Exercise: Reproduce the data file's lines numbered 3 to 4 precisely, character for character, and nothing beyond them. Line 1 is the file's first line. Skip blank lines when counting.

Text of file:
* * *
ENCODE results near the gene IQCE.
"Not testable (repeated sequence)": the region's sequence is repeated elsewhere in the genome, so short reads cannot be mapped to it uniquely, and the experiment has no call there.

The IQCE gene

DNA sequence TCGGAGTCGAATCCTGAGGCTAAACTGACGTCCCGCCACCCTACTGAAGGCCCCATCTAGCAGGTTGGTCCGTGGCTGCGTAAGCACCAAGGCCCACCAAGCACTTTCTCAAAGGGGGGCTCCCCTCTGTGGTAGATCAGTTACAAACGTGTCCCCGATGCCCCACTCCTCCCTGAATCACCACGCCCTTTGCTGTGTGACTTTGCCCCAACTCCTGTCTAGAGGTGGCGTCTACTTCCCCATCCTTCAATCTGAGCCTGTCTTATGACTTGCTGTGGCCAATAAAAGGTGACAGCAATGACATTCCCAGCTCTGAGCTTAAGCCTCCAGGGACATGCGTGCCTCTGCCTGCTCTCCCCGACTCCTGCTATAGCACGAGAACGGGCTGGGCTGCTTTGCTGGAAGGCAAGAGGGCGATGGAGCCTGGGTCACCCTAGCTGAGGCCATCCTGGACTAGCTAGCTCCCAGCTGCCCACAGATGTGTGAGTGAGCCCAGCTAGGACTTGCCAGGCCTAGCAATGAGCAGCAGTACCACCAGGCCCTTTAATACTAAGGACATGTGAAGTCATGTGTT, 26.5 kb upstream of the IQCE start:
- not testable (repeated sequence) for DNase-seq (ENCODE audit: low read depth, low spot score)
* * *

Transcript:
The IQCE gene

DNA sequence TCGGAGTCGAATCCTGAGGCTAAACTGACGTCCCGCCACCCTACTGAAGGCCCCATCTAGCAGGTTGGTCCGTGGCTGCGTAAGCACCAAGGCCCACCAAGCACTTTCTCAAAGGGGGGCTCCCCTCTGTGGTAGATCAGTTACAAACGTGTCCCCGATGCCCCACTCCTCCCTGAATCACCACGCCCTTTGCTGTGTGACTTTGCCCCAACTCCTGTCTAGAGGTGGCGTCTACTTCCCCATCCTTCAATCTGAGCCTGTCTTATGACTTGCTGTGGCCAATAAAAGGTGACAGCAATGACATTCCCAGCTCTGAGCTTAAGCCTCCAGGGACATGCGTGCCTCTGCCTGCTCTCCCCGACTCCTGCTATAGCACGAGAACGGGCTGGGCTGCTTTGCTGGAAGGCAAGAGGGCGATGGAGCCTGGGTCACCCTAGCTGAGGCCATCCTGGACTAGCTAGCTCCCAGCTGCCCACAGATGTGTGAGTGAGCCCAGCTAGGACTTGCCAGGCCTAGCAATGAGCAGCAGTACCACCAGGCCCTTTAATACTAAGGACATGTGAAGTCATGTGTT, 26.5 kb upstream of the IQCE start: